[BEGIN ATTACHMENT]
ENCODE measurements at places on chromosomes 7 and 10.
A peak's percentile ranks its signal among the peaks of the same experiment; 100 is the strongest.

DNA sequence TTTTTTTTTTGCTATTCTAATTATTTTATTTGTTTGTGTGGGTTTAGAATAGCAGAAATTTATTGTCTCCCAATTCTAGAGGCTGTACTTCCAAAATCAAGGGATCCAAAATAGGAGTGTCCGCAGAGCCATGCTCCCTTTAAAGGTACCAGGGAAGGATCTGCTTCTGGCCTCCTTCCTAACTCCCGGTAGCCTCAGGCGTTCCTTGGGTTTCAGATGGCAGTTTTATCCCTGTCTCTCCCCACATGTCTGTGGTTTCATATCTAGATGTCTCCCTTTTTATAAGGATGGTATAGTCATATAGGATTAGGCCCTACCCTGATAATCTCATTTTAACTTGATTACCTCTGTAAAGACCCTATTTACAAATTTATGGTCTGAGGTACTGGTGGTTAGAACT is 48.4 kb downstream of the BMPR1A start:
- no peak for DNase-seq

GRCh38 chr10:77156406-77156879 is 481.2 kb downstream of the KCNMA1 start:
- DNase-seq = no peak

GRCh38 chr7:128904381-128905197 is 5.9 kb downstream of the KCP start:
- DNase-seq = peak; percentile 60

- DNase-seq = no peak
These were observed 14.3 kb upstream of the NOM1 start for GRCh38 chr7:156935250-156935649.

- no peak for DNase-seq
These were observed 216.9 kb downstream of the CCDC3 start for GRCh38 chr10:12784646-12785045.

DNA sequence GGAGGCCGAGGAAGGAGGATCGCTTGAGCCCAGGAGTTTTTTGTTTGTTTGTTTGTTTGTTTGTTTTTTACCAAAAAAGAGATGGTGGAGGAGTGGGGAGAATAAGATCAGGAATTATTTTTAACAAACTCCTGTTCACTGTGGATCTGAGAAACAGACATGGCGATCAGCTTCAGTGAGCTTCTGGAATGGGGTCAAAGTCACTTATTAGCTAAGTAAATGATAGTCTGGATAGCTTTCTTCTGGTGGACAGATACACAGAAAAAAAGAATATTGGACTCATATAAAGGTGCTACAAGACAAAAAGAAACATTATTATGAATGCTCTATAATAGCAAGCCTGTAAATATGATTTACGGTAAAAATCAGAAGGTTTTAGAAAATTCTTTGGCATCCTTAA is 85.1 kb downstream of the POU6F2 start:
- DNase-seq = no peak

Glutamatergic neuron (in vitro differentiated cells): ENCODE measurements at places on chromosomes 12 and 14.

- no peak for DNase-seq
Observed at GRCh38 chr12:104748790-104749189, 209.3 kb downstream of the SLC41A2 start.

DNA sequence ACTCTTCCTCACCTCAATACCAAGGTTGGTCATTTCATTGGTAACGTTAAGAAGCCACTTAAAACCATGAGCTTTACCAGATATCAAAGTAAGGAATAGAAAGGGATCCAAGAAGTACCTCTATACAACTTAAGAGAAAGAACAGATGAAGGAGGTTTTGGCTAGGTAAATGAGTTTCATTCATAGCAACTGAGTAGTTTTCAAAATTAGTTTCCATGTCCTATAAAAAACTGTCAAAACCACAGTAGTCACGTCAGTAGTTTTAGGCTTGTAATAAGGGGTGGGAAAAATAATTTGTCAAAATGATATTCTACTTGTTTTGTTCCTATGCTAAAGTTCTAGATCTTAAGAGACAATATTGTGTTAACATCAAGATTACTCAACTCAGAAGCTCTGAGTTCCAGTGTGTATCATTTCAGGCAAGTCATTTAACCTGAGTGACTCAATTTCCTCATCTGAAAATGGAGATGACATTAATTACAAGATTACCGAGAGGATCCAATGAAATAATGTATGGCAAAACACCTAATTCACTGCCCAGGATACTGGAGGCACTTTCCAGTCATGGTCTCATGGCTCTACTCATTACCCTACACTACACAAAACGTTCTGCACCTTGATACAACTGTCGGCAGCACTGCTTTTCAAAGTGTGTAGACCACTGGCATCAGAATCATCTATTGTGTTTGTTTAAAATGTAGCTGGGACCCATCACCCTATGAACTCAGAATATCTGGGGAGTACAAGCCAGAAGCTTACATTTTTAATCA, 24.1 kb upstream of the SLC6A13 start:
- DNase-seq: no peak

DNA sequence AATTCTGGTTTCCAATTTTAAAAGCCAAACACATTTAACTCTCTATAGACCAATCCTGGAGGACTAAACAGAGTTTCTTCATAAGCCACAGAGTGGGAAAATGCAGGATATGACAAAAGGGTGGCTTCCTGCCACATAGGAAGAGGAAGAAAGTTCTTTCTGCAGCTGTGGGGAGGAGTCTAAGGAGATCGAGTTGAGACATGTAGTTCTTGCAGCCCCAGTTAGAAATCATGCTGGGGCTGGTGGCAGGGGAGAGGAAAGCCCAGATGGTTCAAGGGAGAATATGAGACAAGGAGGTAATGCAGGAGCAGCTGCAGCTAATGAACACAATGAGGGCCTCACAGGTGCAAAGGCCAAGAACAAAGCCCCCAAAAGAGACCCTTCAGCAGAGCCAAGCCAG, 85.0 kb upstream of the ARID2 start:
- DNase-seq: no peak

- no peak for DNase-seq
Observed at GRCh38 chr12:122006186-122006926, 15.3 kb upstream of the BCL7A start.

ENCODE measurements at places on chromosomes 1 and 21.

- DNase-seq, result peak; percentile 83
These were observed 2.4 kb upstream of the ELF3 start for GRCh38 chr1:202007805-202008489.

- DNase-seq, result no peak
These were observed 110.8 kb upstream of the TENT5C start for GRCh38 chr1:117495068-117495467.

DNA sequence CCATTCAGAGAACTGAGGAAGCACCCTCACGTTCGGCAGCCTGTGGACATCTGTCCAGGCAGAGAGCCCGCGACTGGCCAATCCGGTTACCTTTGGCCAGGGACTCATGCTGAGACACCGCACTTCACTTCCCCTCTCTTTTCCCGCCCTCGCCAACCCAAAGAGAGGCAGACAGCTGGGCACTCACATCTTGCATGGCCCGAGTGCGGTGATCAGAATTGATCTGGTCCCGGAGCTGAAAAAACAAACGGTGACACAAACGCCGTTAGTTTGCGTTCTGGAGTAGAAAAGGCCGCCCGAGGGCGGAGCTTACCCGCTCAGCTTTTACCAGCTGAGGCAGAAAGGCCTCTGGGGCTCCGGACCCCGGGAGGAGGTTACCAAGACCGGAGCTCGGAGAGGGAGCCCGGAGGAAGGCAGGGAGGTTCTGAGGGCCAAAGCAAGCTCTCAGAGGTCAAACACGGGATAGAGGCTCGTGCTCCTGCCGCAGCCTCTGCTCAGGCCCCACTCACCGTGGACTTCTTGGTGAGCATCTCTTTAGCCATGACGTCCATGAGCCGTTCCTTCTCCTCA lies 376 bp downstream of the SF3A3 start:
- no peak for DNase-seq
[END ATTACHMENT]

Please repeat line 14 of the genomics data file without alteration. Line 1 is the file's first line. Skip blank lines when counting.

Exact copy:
- DNase-seq = no peak